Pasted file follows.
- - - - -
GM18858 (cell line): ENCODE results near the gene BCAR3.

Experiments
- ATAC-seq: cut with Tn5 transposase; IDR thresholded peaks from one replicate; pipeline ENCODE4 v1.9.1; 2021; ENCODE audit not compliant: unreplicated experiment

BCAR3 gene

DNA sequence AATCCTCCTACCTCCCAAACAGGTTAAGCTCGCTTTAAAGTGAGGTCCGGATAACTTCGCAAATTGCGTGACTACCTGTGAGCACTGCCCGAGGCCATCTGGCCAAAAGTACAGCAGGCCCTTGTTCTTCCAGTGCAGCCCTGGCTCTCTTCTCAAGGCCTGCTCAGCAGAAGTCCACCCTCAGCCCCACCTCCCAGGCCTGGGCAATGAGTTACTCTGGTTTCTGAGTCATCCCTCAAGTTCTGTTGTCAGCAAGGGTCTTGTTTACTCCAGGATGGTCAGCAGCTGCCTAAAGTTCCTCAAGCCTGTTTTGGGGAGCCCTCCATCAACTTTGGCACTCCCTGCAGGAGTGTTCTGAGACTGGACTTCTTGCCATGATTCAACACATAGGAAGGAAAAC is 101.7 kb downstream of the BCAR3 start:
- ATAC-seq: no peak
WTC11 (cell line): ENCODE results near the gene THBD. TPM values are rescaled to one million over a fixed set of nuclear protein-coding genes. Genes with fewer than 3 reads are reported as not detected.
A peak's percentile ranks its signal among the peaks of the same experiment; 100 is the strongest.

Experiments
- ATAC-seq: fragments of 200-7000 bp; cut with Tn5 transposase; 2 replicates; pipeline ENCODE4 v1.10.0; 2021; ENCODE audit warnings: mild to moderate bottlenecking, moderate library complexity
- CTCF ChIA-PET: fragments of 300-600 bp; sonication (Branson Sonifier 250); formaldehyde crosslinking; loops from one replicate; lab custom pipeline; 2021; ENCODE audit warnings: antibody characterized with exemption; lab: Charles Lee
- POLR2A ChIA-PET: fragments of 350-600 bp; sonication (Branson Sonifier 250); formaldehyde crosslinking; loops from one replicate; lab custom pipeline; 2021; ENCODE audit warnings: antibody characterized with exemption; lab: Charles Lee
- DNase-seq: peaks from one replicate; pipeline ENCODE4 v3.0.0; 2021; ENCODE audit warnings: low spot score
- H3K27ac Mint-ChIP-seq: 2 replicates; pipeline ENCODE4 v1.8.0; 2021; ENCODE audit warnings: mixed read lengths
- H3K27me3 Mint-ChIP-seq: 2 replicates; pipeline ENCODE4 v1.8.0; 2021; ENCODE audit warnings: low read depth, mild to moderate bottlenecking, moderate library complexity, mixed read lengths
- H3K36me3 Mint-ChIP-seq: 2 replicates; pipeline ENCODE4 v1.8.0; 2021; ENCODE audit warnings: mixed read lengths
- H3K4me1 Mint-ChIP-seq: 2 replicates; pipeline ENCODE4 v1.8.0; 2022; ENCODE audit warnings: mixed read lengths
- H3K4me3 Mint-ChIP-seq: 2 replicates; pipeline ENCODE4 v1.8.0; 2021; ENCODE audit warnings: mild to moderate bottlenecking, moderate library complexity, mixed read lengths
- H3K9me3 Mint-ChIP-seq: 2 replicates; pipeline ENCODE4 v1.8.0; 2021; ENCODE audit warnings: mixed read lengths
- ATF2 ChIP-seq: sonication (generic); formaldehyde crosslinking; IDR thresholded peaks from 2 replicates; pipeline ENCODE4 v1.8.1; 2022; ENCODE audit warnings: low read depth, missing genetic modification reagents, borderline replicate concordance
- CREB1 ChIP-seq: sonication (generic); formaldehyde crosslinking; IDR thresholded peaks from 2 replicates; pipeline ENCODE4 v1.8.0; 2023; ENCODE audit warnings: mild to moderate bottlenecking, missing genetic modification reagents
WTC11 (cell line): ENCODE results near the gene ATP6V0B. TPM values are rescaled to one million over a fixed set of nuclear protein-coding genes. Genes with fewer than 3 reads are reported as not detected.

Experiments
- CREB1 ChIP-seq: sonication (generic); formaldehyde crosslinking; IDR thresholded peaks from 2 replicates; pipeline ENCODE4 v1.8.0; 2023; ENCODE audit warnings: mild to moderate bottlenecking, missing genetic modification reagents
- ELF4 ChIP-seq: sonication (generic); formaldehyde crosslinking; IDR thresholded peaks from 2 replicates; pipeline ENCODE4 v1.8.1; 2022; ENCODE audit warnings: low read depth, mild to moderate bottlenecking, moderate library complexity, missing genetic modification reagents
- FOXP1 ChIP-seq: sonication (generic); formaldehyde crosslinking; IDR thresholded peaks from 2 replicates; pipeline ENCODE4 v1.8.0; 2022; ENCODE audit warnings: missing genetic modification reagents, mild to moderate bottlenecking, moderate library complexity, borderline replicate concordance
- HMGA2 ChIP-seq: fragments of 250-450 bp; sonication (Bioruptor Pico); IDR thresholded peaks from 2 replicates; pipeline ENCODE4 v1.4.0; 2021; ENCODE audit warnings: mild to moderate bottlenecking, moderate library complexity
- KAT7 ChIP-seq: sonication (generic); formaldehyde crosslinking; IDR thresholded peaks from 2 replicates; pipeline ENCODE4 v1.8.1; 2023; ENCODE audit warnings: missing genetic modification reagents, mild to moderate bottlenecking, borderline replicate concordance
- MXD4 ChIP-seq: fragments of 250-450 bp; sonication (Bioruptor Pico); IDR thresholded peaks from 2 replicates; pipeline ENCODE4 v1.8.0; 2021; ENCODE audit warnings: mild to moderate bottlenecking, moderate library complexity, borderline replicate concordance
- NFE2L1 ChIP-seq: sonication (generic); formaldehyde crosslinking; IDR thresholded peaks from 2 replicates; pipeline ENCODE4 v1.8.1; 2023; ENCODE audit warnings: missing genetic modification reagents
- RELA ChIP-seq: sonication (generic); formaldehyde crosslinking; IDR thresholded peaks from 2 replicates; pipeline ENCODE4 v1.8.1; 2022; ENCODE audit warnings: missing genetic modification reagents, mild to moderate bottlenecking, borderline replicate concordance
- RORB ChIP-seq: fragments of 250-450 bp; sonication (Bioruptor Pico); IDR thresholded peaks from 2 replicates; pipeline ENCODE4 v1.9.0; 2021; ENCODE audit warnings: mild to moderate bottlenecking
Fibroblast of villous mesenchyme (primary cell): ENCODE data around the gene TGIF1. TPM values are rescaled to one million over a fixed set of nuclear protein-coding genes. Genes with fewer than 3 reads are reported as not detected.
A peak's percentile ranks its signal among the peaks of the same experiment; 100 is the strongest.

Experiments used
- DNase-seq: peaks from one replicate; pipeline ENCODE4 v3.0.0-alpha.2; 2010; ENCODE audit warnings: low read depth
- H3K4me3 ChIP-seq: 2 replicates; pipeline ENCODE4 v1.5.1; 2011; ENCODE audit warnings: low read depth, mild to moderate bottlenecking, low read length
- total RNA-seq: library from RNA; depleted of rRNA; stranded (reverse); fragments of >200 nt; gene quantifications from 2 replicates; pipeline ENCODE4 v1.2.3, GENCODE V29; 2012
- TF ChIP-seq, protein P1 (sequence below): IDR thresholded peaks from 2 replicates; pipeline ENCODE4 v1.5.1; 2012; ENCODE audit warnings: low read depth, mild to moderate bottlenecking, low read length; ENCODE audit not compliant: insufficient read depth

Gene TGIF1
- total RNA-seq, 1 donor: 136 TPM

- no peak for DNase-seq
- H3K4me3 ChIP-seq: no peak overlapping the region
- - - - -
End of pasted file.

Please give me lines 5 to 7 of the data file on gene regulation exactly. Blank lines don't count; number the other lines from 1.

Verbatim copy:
DNA sequence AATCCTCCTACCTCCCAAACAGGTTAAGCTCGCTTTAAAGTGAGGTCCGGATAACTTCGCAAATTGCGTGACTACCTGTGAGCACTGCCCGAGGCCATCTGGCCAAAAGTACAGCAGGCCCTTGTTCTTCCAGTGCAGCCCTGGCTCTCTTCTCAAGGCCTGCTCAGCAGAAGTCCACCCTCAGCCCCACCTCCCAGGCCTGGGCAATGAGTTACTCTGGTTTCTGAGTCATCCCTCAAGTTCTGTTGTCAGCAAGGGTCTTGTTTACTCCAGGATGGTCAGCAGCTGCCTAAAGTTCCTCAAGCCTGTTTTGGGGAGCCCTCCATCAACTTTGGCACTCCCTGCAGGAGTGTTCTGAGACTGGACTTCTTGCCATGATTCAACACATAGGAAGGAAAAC is 101.7 kb downstream of the BCAR3 start:
- ATAC-seq: no peak
WTC11 (cell line): ENCODE results near the gene THBD. TPM values are rescaled to one million over a fixed set of nuclear protein-coding genes. Genes with fewer than 3 reads are reported as not detected.